First, the order specifies that compensation payable to Dunfermline in respect of the transfer of the business to Nationwide should be nil. The auction process conducted by the Bank during the weekend of 28 to 30 March determined that the market value of the business was nil because the winning bidder did not pay any consideration. The Treasury therefore considered it inappropriate to engage a valuer to assess the value of the business, and exercised its discretion under section 49(2)(a) of the Banking Act to specify in the order that the compensation payable is to be nil. Secondly, the order makes provision for the arrangements for the resolution fund in relation to the transfer of business to the bridge bank. The fund is intended to act as a signal that the authorities do not intend to profit from the resolution.
Finally, the third-party compensation scheme makes provision for an independent valuer to determine two things. The first is the amount of any compensation payable to any third party affected by an application of section 38(6) of the 2009 Act—the section specifying that the property transfer instrument made by the Bank is to be disregarded in determining whether a default event provision applies; it has the effect of turning off third parties’ contractual termination rights. The second is to assess whether there is a difference between the treatment that pre-transfer creditors of Dunfermline would have received had Dunfermline gone into insolvency immediately before the transfers, and the actual treatment of those creditors arising as a result of the transfers. That is the “no creditor worse off” safeguard; it makes provision for the valuer to assess whether it is necessary for the Treasury to pay any compensation in the event that pre-transfer creditors are left worse off as a result of the transfers.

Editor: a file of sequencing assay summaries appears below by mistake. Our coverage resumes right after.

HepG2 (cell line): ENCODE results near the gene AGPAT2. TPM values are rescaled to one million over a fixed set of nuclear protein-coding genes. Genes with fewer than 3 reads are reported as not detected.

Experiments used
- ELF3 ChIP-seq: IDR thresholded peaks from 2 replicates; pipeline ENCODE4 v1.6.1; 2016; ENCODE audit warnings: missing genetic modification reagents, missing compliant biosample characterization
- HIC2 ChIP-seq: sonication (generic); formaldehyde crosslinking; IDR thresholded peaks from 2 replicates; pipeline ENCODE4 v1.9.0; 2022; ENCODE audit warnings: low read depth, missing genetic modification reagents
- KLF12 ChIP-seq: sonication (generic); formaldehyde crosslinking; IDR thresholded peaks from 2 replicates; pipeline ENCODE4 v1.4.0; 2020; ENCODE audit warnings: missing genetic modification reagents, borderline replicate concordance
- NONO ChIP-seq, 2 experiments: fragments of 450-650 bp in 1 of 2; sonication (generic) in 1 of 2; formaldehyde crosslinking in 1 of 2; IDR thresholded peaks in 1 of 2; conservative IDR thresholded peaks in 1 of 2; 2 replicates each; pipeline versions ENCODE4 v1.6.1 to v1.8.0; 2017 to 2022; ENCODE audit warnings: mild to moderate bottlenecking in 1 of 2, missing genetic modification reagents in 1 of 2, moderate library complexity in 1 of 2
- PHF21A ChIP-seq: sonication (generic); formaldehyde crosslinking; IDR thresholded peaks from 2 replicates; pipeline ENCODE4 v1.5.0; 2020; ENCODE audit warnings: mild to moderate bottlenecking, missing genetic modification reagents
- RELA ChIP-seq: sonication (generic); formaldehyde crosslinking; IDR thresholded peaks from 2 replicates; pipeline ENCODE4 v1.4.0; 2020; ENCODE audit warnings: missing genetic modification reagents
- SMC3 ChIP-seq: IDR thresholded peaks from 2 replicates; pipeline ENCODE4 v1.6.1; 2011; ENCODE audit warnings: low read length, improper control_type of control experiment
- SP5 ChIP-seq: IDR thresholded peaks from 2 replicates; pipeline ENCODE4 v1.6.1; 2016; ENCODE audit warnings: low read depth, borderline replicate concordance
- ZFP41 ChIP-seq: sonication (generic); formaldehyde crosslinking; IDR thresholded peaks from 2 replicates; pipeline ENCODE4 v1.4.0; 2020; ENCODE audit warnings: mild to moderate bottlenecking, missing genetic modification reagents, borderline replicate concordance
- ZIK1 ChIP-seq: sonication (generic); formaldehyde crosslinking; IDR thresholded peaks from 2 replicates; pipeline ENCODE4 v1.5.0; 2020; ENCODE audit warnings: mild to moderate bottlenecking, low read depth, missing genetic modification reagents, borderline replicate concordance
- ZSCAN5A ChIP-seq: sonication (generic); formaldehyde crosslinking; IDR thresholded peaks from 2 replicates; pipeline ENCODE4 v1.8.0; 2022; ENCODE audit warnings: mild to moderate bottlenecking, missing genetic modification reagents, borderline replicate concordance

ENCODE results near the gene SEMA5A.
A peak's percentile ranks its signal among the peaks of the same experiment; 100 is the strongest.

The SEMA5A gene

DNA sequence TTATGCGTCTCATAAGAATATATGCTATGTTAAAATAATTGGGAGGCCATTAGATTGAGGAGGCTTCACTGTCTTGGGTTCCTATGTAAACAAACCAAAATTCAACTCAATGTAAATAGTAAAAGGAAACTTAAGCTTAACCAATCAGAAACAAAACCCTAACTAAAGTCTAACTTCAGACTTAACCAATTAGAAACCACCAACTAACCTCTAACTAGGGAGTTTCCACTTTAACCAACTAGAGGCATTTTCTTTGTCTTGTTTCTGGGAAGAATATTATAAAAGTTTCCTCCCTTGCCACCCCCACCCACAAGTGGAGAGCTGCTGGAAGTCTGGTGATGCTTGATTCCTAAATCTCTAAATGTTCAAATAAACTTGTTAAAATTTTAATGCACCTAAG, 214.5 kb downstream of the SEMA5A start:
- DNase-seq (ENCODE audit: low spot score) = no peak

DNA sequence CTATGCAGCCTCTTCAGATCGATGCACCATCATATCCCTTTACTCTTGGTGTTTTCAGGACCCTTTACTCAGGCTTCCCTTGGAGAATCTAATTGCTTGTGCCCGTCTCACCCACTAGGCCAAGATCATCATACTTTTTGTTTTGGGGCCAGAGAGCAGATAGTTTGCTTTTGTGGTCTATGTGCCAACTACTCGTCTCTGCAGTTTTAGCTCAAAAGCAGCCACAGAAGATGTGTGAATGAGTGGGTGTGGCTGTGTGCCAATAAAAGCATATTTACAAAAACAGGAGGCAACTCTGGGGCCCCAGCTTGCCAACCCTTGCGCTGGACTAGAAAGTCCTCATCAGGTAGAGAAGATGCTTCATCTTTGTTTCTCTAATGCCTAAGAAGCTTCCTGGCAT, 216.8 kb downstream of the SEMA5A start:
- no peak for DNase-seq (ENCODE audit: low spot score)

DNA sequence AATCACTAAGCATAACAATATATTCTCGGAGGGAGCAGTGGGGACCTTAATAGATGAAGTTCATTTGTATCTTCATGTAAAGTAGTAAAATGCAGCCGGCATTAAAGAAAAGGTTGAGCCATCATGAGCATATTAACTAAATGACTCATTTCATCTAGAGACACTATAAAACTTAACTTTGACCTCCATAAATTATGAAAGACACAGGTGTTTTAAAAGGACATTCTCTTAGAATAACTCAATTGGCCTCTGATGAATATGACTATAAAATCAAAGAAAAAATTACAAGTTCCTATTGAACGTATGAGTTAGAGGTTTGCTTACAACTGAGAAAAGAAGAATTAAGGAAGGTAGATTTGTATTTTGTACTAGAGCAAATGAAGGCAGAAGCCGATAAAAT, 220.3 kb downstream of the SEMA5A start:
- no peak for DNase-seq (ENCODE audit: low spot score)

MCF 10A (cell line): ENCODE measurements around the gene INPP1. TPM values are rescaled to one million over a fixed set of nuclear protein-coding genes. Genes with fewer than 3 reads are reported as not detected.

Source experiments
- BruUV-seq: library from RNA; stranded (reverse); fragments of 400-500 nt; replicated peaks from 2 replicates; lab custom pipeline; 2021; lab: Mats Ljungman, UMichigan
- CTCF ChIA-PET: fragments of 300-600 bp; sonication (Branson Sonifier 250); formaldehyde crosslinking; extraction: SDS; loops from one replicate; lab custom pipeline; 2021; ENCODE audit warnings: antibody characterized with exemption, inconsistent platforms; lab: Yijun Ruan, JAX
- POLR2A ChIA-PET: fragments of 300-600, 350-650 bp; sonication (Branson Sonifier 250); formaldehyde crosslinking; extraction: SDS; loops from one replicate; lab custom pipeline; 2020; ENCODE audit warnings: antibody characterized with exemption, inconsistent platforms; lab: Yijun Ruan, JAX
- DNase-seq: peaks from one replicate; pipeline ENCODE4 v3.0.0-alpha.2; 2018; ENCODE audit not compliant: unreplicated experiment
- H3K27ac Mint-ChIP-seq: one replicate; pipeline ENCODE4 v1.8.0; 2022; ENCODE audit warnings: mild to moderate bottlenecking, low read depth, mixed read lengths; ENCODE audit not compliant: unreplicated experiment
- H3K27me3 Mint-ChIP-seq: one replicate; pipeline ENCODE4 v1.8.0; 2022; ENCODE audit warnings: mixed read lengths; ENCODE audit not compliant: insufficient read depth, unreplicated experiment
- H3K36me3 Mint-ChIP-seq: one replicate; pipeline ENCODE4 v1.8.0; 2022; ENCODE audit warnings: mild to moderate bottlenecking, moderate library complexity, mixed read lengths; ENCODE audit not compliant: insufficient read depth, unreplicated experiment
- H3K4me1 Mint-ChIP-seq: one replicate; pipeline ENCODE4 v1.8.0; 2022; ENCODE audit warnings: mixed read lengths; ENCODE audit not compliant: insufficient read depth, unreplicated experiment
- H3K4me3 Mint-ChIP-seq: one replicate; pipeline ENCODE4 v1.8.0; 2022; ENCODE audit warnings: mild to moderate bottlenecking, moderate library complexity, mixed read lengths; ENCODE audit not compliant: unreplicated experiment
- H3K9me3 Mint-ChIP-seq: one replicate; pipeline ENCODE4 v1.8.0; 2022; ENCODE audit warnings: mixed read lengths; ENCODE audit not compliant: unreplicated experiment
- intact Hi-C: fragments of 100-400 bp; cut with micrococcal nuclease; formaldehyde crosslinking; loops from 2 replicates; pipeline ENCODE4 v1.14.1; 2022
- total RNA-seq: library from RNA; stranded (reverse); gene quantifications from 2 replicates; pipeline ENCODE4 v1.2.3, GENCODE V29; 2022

Philip Davies (Shipley) (Con): If compensation is to be paid, it will be paid by the Treasury. Given that the Treasury is appointing the valuer, does it not drive a coach and horses through the principle of the valuer being independent?